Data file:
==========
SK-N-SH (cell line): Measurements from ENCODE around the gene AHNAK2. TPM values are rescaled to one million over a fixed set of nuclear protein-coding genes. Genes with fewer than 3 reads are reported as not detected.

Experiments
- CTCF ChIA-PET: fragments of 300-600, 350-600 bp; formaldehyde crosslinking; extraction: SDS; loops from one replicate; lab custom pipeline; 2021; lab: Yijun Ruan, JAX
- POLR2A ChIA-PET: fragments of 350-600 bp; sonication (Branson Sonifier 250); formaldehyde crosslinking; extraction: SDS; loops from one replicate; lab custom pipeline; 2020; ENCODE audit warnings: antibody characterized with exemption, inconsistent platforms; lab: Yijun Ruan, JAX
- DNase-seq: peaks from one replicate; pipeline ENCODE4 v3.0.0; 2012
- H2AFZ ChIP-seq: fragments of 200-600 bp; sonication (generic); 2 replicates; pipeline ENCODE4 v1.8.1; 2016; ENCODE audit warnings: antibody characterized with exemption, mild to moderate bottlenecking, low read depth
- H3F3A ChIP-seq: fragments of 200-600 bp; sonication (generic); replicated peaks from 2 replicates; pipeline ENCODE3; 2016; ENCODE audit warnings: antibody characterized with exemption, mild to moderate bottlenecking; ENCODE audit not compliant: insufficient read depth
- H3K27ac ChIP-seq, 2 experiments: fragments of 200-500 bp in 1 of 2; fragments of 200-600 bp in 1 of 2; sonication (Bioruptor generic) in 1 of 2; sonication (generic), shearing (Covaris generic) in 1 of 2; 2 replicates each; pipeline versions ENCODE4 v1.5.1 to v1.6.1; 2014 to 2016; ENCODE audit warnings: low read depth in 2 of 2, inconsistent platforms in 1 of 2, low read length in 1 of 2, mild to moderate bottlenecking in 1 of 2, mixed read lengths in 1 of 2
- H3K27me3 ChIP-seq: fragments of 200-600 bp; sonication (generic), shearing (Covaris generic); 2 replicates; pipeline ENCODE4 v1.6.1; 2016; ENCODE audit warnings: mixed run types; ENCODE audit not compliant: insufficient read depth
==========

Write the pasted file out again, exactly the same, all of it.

SK-N-SH (cell line): Measurements from ENCODE around the gene AHNAK2. TPM values are rescaled to one million over a fixed set of nuclear protein-coding genes. Genes with fewer than 3 reads are reported as not detected.

Experiments
- CTCF ChIA-PET: fragments of 300-600, 350-600 bp; formaldehyde crosslinking; extraction: SDS; loops from one replicate; lab custom pipeline; 2021; lab: Yijun Ruan, JAX
- POLR2A ChIA-PET: fragments of 350-600 bp; sonication (Branson Sonifier 250); formaldehyde crosslinking; extraction: SDS; loops from one replicate; lab custom pipeline; 2020; ENCODE audit warnings: antibody characterized with exemption, inconsistent platforms; lab: Yijun Ruan, JAX
- DNase-seq: peaks from one replicate; pipeline ENCODE4 v3.0.0; 2012
- H2AFZ ChIP-seq: fragments of 200-600 bp; sonication (generic); 2 replicates; pipeline ENCODE4 v1.8.1; 2016; ENCODE audit warnings: antibody characterized with exemption, mild to moderate bottlenecking, low read depth
- H3F3A ChIP-seq: fragments of 200-600 bp; sonication (generic); replicated peaks from 2 replicates; pipeline ENCODE3; 2016; ENCODE audit warnings: antibody characterized with exemption, mild to moderate bottlenecking; ENCODE audit not compliant: insufficient read depth
- H3K27ac ChIP-seq, 2 experiments: fragments of 200-500 bp in 1 of 2; fragments of 200-600 bp in 1 of 2; sonication (Bioruptor generic) in 1 of 2; sonication (generic), shearing (Covaris generic) in 1 of 2; 2 replicates each; pipeline versions ENCODE4 v1.5.1 to v1.6.1; 2014 to 2016; ENCODE audit warnings: low read depth in 2 of 2, inconsistent platforms in 1 of 2, low read length in 1 of 2, mild to moderate bottlenecking in 1 of 2, mixed read lengths in 1 of 2
- H3K27me3 ChIP-seq: fragments of 200-600 bp; sonication (generic), shearing (Covaris generic); 2 replicates; pipeline ENCODE4 v1.6.1; 2016; ENCODE audit warnings: mixed run types; ENCODE audit not compliant: insufficient read depth